Didier Stevens

Monday 19 May 2008

PDF Stream Objects

Filed under: Malware,PDF — Didier Stevens @ 6:09

A PDF stream object is a sequence of bytes. There is a virtually unlimited number of ways to represent the same byte sequence. After Names and Strings obfuscation, let’s take a look at streams.

A PDF stream object is composed of a dictionary (<< >>), the keyword stream, a sequence of bytes and the keyword endstream. All streams must be indirect objects. Here is an example:

This stream is indirect object 5 version 0. The stream dictionary must have a /Length entry, to document the length of the (encoded) byte sequence. The stream and endstream keywords are terminated with the EOL character(s). In this example, the byte sequence is a set of instructions for the PDF reader to render the string Hello World with a given font at a precise position. It’s precisely 42 bytes long.

In this example, the byte sequence is represented literally, but it’s possible (and usual) to encode the byte sequence. This is done with a stream filter. A stream filter specifies how the sequence of bytes has to be decoded. Let’s take the same example, but with an ASCII85 encoding:

The /Filter entry instructs the PDF reader how to decode the byte sequence (/ASCII85Decode). Notice the change of the length value. There are many encoding schemes (ASCII filters and decompression filters), here is a list:

  • ASCIIHexDecode
  • ASCII85Decode
  • LZWDecode
  • FlateDecode
  • RunLengthDecode
  • CCITTFaxDecode
  • JBIG2Decode
  • DCTDecode
  • JPXDecode
  • Crypt

This list is not so long, so why do I claim an almost limitless number of ways to encode a stream? I have 2 reasons:

  1. Many filters, like /FlateDecode, take parameters (in this case, the compression level), which influence the encoding too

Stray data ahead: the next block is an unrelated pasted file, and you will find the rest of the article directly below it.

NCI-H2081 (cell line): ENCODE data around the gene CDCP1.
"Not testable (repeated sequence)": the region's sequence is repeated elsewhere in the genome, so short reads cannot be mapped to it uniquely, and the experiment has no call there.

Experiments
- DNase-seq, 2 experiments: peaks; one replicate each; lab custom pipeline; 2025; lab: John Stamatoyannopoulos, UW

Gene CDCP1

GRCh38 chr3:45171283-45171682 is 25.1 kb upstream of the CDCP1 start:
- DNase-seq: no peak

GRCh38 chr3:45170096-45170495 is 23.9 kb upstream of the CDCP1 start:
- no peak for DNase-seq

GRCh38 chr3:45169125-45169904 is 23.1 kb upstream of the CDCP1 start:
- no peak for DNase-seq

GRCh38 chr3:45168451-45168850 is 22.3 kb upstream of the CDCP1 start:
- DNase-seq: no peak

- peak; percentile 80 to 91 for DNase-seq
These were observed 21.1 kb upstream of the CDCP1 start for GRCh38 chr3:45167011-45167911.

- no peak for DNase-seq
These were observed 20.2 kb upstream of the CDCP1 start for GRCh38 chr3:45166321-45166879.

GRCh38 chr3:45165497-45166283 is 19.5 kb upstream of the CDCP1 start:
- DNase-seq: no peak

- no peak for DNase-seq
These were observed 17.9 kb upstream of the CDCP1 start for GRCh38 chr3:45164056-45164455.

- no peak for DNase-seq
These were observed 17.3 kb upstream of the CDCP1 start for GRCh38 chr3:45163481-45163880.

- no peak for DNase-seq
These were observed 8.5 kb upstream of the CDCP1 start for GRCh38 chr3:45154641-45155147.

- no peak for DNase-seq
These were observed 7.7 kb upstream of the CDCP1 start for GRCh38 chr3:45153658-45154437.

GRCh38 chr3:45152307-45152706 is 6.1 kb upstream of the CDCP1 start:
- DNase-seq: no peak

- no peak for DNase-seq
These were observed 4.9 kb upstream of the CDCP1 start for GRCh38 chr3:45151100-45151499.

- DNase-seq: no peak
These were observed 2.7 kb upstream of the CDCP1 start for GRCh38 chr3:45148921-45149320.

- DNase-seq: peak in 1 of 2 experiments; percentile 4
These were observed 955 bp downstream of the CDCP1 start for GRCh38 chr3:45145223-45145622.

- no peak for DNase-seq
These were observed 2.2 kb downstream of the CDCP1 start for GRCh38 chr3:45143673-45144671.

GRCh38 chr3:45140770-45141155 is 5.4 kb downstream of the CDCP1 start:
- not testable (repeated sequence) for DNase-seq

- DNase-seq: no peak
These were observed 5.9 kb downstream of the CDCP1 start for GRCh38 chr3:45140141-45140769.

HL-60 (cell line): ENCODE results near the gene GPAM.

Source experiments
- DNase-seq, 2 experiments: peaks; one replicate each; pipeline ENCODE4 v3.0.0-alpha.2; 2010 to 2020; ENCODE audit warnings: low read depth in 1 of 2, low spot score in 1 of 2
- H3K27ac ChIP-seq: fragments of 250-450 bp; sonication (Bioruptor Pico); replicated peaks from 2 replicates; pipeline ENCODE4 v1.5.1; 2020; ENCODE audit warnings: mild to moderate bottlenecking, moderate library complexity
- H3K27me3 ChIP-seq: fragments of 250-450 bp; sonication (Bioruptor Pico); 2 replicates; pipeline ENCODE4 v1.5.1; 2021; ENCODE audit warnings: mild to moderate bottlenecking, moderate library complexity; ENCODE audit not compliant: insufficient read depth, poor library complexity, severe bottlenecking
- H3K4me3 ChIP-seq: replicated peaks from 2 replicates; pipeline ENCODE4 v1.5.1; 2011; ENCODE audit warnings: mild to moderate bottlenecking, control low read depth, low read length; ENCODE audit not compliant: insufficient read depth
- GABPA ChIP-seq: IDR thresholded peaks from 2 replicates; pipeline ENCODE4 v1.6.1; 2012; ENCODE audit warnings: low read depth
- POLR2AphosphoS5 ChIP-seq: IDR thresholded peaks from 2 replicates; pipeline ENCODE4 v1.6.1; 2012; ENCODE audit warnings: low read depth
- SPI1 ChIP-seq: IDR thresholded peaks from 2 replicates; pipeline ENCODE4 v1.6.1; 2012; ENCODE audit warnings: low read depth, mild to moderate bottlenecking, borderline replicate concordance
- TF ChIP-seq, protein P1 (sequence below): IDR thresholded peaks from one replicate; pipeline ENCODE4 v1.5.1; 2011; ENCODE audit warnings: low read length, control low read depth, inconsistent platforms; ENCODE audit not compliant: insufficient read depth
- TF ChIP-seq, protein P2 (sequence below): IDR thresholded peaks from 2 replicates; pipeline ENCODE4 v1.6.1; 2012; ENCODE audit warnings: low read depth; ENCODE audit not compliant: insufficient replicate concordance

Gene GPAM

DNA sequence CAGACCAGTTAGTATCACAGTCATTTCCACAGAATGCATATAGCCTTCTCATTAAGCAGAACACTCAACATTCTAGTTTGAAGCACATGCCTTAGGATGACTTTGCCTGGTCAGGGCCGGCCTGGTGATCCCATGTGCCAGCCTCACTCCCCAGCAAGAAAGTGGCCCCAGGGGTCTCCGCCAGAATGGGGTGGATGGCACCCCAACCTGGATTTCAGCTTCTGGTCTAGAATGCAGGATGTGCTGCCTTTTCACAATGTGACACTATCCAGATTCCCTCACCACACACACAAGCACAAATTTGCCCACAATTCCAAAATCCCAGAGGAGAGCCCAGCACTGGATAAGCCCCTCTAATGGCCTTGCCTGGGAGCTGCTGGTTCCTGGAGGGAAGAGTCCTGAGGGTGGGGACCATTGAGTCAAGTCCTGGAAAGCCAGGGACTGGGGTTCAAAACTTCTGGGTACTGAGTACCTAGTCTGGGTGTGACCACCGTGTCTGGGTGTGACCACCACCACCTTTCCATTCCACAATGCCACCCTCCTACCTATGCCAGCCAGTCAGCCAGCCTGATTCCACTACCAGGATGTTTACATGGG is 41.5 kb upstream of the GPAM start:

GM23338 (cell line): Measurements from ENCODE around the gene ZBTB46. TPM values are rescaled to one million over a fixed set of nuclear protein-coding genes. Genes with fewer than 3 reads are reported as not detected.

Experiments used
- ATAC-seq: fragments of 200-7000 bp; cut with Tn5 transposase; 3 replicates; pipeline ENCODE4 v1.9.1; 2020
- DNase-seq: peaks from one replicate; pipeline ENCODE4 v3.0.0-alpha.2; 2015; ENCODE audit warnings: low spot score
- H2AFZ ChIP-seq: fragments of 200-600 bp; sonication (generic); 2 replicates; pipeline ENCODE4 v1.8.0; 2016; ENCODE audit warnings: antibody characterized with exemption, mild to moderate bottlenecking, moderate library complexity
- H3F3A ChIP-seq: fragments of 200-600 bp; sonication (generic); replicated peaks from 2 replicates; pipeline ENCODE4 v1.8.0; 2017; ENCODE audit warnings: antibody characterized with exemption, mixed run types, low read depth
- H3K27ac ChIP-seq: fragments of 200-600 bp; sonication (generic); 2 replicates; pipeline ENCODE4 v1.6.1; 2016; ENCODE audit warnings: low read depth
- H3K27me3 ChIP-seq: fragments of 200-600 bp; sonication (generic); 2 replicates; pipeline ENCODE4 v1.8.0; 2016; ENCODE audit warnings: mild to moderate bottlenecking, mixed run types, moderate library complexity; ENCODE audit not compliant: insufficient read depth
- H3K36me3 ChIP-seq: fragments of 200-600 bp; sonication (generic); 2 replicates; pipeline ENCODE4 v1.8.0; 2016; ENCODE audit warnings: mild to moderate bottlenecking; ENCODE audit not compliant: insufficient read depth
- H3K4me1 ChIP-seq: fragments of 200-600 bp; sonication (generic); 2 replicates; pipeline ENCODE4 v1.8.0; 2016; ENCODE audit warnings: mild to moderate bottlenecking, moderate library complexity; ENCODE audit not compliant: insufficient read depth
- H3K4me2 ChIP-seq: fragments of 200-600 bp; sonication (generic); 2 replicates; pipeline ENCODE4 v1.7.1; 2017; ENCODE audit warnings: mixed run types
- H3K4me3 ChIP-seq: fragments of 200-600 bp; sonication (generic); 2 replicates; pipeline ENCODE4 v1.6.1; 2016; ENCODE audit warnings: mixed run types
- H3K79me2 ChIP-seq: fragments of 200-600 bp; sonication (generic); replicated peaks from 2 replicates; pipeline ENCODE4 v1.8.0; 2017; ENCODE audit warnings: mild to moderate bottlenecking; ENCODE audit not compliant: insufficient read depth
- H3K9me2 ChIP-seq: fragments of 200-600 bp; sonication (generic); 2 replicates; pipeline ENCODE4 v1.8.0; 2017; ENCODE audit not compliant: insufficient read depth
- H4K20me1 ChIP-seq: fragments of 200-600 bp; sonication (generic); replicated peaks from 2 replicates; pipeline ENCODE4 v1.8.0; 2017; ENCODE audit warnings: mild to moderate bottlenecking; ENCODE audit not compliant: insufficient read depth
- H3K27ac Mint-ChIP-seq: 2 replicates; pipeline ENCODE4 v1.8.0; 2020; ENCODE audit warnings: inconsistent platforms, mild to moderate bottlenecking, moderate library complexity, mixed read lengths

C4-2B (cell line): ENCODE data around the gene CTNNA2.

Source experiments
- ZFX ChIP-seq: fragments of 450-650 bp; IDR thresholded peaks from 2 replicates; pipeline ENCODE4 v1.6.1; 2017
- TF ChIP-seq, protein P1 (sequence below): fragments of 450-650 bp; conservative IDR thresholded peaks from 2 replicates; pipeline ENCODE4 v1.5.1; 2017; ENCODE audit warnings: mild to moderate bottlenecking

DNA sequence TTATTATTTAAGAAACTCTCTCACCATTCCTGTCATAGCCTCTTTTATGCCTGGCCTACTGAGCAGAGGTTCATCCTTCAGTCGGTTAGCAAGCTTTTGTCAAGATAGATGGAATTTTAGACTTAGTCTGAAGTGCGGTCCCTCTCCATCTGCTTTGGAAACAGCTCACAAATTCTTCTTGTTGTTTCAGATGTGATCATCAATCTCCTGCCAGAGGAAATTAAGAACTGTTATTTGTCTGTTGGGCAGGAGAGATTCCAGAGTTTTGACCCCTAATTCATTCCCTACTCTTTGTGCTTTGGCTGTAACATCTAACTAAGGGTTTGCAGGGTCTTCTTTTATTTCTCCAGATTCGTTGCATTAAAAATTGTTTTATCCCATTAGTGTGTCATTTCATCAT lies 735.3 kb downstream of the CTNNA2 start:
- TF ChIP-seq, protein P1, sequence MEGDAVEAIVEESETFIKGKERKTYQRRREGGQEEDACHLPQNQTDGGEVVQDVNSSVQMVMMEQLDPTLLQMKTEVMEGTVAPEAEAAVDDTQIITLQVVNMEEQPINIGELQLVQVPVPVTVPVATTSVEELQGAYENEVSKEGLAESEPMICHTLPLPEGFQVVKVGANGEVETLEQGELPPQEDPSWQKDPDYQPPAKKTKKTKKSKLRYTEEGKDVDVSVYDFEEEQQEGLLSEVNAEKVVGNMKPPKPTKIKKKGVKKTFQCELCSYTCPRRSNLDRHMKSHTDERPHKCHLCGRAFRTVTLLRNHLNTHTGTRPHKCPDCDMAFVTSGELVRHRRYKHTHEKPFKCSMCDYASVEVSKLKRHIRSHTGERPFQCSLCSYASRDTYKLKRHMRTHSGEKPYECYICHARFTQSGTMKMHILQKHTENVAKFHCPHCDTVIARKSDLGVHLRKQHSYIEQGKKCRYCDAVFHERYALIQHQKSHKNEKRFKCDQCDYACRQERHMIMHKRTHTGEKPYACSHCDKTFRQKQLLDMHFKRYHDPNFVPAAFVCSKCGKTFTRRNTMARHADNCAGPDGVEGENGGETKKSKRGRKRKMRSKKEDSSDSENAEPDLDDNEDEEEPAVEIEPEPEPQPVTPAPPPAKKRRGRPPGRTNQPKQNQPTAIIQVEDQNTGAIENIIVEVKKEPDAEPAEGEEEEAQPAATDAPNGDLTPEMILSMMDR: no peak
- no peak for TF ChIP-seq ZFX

2. Filters can be cascaded, meaning that the stream has to be decoded by more than one filter

Here is our example, where the stream is encoded twice, first with ASCII85 and then with plain HEX (I know, this is rather pointless, but it yields simple and readable examples):

Cascading filters also inspired me to create a couple of test PDF documents. For example, I’ve created a 2642 bytes small PDF document that contains a 1GB large stream (a ZIP bomb of sorts). Some PDF readers will choke on this document.


  1. […] security professional Didier Stevens has highlighted a potential exploit in PDF Stream Objects which could be used to cause a PDF file to balloon in size, prompting Computerworld to label it […]

    Pingback by PDF Bomb - PDFalerts — Tuesday 27 May 2008 @ 20:09

  2. Some of these filters cannot be used to hide scripts with exploits, because they do lossy compression and are suitable only for images. I think (but am not 100% sure) that CCITTFaxDecode, JBIG2Decode, DCTDecode and JPXDecode all fall in this category. They might be usable for a denial-of-service attack (the equivalent of the ZIP bomb), although I have my doubts about that too.

    Comment by Vesselin Bontchev — Wednesday 28 May 2008 @ 18:03

  3. It’s true that these filters are lossy, but the first 3 of them take parameters, and I believe it’s possible to parameterize a lossless compression. But I have not tested this.

    Comment by Didier Stevens — Wednesday 28 May 2008 @ 20:40

  4. […] security professional Didier Stevens has highlighted a potential exploit in PDF Stream Objects which could be used to cause a PDF file to balloon in size, prompting Computerworld to label it the […]

    Pingback by PDF Bomb — Thursday 14 August 2008 @ 8:28

  5. […] at the PDF code of the /JBIG2Decode vulnerability. It doesn’t have to be an XObject, just a stream object with a /JBIG2Decode […]

    Pingback by Quickpost: /JBIG2Decode Essentials « Didier Stevens — Monday 2 March 2009 @ 23:11

  6. […] Filed under: My Software, PDF — Didier Stevens @ 0:00 @binjo ’s tweet made me realize PDF filter abbreviations do apply to stream objects too, although the PDF reference document only defines them […]

    Pingback by PDF Filter Abbreviations « Didier Stevens — Monday 11 May 2009 @ 0:01

  7. what is the way to understand the text encoded…can v write the text in its normal form…?bt i want to u’stand flatedecode filter in depth…how to canvert the characters in normal form…?and how are the offsets managed…i want to understand the internal structure of a pdf document in depth..any sites..??